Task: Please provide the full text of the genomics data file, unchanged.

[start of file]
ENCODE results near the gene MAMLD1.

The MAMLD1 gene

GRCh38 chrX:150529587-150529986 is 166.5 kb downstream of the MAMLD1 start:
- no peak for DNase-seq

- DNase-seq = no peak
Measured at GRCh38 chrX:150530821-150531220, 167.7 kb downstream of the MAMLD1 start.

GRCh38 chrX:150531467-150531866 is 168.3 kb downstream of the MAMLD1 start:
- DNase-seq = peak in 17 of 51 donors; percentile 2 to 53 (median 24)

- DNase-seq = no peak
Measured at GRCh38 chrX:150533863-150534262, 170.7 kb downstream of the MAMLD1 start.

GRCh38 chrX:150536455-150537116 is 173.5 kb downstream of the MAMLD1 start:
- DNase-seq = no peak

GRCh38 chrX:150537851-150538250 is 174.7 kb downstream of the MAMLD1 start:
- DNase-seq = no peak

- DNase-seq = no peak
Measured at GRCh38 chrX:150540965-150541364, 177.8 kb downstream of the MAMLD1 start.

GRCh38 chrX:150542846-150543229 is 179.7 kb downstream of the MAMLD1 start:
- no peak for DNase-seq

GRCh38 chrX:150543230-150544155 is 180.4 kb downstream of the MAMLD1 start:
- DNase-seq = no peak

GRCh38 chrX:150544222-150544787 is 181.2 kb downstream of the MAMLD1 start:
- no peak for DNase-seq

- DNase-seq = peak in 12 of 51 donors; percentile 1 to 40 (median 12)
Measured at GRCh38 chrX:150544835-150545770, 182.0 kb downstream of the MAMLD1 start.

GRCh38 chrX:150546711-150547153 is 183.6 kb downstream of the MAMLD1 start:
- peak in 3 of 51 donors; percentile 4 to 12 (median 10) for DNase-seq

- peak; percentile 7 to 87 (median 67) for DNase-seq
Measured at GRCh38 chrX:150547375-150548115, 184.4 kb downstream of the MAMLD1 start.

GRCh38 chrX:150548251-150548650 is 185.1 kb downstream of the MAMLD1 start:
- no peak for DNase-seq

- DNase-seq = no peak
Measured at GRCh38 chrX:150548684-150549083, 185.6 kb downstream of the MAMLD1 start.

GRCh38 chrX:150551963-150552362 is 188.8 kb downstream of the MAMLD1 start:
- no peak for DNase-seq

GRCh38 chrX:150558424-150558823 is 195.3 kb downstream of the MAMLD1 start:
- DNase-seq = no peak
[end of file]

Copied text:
ENCODE results near the gene MAMLD1.

The MAMLD1 gene

GRCh38 chrX:150529587-150529986 is 166.5 kb downstream of the MAMLD1 start:
- no peak for DNase-seq

- DNase-seq = no peak
Measured at GRCh38 chrX:150530821-150531220, 167.7 kb downstream of the MAMLD1 start.

GRCh38 chrX:150531467-150531866 is 168.3 kb downstream of the MAMLD1 start:
- DNase-seq = peak in 17 of 51 donors; percentile 2 to 53 (median 24)

- DNase-seq = no peak
Measured at GRCh38 chrX:150533863-150534262, 170.7 kb downstream of the MAMLD1 start.

GRCh38 chrX:150536455-150537116 is 173.5 kb downstream of the MAMLD1 start:
- DNase-seq = no peak

GRCh38 chrX:150537851-150538250 is 174.7 kb downstream of the MAMLD1 start:
- DNase-seq = no peak

- DNase-seq = no peak
Measured at GRCh38 chrX:150540965-150541364, 177.8 kb downstream of the MAMLD1 start.

GRCh38 chrX:150542846-150543229 is 179.7 kb downstream of the MAMLD1 start:
- no peak for DNase-seq

GRCh38 chrX:150543230-150544155 is 180.4 kb downstream of the MAMLD1 start:
- DNase-seq = no peak

GRCh38 chrX:150544222-150544787 is 181.2 kb downstream of the MAMLD1 start:
- no peak for DNase-seq

- DNase-seq = peak in 12 of 51 donors; percentile 1 to 40 (median 12)
Measured at GRCh38 chrX:150544835-150545770, 182.0 kb downstream of the MAMLD1 start.

GRCh38 chrX:150546711-150547153 is 183.6 kb downstream of the MAMLD1 start:
- peak in 3 of 51 donors; percentile 4 to 12 (median 10) for DNase-seq

- peak; percentile 7 to 87 (median 67) for DNase-seq
Measured at GRCh38 chrX:150547375-150548115, 184.4 kb downstream of the MAMLD1 start.

GRCh38 chrX:150548251-150548650 is 185.1 kb downstream of the MAMLD1 start:
- no peak for DNase-seq

- DNase-seq = no peak
Measured at GRCh38 chrX:150548684-150549083, 185.6 kb downstream of the MAMLD1 start.

GRCh38 chrX:150551963-150552362 is 188.8 kb downstream of the MAMLD1 start:
- no peak for DNase-seq

GRCh38 chrX:150558424-150558823 is 195.3 kb downstream of the MAMLD1 start:
- DNase-seq = no peak